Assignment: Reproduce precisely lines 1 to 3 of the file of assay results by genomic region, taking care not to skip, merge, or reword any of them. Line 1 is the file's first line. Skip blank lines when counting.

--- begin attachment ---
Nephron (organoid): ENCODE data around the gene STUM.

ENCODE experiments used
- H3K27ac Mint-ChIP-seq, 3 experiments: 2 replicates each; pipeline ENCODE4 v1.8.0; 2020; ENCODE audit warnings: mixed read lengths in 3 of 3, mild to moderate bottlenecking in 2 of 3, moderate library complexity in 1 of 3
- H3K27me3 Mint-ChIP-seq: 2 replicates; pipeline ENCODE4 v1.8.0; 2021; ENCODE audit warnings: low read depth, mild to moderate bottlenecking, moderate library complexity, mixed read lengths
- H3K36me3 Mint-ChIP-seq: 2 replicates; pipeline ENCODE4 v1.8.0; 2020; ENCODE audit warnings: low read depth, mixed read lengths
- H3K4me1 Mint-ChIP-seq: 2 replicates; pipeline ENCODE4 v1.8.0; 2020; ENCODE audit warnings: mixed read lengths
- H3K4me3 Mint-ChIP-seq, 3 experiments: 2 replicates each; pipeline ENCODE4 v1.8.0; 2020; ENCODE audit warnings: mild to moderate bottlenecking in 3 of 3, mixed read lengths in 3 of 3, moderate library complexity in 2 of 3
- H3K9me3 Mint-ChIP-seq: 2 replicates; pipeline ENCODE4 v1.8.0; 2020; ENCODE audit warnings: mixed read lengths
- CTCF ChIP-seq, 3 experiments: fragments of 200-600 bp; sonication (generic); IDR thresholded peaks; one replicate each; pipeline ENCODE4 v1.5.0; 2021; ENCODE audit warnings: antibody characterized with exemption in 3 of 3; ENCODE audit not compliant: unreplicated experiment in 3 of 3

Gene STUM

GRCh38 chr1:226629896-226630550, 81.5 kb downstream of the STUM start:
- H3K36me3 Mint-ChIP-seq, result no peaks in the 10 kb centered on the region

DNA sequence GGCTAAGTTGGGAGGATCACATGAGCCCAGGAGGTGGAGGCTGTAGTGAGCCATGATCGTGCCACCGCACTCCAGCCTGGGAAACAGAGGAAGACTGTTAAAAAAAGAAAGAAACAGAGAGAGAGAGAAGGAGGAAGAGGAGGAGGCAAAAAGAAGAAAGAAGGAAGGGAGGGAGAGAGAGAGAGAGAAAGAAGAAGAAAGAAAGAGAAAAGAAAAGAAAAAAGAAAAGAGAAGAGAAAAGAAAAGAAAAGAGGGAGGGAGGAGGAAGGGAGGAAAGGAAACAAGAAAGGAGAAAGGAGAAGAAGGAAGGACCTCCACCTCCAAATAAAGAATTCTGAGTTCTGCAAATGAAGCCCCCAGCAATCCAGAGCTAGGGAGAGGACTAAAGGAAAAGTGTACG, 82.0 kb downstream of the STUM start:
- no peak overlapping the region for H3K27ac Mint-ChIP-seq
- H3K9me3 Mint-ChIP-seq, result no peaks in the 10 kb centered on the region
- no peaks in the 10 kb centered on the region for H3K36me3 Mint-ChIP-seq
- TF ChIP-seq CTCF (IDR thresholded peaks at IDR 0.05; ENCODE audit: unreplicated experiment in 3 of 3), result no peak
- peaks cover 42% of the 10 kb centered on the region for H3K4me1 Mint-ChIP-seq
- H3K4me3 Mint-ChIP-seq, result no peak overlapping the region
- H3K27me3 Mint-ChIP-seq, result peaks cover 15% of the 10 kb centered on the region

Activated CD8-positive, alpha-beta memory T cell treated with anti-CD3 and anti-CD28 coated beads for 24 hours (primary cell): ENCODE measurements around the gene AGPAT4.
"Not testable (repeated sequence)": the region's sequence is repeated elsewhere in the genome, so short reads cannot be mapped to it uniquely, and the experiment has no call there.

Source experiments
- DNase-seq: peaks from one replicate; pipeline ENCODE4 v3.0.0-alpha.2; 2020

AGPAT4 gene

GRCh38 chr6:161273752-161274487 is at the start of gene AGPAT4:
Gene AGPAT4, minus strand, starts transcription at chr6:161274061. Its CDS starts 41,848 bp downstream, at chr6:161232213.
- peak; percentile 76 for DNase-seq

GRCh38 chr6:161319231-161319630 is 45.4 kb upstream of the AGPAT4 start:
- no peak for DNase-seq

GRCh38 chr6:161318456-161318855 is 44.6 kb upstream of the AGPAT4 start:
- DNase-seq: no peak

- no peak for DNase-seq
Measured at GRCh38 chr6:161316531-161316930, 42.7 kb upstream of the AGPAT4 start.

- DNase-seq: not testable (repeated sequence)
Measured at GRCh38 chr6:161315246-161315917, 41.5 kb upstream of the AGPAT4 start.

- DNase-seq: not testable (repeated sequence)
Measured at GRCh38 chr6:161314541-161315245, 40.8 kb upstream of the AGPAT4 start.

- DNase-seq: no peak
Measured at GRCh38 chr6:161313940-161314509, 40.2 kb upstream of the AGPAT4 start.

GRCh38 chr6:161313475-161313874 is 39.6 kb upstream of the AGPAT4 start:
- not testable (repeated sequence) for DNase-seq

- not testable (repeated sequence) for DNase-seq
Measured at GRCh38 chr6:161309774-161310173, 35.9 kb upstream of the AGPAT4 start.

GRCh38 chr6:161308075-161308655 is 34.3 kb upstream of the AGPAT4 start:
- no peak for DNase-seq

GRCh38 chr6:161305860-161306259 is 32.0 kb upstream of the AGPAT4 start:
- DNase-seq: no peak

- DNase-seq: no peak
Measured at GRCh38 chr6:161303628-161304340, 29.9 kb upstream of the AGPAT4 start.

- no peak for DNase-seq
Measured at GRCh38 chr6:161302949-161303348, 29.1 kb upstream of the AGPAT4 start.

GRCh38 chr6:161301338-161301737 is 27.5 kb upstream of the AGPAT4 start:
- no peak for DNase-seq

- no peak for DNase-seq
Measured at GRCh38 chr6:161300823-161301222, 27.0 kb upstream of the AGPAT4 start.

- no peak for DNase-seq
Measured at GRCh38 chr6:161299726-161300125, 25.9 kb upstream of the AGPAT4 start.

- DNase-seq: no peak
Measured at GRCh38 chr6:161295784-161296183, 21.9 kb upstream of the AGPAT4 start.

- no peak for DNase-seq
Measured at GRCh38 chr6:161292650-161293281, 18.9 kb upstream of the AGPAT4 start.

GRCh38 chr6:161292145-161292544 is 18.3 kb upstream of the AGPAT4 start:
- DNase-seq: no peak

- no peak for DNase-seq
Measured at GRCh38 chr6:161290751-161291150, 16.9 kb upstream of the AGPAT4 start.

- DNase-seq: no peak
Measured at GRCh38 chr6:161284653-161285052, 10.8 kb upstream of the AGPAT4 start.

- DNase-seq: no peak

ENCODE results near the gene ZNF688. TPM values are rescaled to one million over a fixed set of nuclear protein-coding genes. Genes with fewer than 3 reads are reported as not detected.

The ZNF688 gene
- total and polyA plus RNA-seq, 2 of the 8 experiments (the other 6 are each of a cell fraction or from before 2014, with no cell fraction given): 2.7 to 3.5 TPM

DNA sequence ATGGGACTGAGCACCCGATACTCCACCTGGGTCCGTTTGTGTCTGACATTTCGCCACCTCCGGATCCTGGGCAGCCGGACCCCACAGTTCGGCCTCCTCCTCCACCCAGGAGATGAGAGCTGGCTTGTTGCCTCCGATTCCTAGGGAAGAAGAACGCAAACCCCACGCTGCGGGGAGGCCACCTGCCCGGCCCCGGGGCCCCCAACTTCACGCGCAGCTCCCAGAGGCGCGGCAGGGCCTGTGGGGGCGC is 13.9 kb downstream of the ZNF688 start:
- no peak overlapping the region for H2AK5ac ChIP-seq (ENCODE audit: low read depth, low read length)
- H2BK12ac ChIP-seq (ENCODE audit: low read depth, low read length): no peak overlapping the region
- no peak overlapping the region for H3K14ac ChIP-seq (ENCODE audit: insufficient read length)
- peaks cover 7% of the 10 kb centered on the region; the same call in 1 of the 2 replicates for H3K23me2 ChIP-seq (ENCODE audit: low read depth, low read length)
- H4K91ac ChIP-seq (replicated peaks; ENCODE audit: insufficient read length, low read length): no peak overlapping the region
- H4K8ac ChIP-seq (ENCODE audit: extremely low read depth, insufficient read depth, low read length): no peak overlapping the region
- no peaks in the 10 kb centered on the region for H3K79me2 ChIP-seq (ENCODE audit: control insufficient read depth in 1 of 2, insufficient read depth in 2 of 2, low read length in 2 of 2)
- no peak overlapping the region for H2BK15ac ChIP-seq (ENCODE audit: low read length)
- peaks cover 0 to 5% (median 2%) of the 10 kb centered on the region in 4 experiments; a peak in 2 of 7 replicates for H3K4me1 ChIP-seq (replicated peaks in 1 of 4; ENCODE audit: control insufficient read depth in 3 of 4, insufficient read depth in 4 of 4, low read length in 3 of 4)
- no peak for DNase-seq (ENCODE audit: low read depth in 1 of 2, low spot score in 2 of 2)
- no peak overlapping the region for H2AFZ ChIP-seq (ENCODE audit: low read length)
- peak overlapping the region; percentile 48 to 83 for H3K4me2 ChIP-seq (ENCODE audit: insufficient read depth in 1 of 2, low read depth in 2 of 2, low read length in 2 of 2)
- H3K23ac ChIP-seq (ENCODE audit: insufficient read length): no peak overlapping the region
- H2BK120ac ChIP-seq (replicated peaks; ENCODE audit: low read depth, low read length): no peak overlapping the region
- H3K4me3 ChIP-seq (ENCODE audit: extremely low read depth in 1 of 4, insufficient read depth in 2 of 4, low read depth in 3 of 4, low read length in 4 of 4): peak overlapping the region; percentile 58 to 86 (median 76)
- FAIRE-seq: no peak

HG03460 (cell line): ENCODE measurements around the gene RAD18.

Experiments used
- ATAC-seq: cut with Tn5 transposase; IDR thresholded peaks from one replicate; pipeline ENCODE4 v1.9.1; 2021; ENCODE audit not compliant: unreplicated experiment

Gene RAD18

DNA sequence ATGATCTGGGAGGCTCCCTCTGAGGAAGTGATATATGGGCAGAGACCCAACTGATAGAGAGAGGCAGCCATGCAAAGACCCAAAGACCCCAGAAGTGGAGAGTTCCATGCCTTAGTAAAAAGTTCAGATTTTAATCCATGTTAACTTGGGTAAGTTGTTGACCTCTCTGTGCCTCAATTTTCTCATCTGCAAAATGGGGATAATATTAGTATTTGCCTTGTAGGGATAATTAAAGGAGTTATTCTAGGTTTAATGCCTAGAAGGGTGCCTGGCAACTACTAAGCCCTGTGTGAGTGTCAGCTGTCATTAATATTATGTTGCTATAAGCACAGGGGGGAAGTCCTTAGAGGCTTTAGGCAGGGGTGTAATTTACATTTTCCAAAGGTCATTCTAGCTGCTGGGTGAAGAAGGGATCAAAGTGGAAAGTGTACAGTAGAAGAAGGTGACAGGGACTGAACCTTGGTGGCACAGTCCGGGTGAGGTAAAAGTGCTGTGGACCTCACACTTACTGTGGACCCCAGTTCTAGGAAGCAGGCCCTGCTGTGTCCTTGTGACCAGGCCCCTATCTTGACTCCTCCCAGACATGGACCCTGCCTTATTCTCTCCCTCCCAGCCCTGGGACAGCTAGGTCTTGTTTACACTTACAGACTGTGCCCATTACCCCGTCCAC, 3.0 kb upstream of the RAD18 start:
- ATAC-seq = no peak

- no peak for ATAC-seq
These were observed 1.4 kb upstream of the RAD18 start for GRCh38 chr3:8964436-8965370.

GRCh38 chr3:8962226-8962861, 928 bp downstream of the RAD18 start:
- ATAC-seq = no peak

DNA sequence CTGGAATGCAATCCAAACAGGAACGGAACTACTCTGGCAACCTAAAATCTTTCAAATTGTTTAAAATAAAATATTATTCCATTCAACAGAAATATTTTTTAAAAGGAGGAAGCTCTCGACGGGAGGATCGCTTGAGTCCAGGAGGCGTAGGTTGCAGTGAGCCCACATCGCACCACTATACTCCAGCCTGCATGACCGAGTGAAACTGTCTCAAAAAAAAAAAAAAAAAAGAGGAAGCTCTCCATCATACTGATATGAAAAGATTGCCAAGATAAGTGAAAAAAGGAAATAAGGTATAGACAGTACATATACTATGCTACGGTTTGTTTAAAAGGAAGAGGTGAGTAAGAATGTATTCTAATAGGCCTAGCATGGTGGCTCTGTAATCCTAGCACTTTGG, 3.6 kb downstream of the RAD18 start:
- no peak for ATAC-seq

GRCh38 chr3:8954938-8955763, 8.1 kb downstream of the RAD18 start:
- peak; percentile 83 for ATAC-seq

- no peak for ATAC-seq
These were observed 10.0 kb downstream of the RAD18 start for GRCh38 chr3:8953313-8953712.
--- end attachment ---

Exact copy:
Nephron (organoid): ENCODE data around the gene STUM.

ENCODE experiments used
- H3K27ac Mint-ChIP-seq, 3 experiments: 2 replicates each; pipeline ENCODE4 v1.8.0; 2020; ENCODE audit warnings: mixed read lengths in 3 of 3, mild to moderate bottlenecking in 2 of 3, moderate library complexity in 1 of 3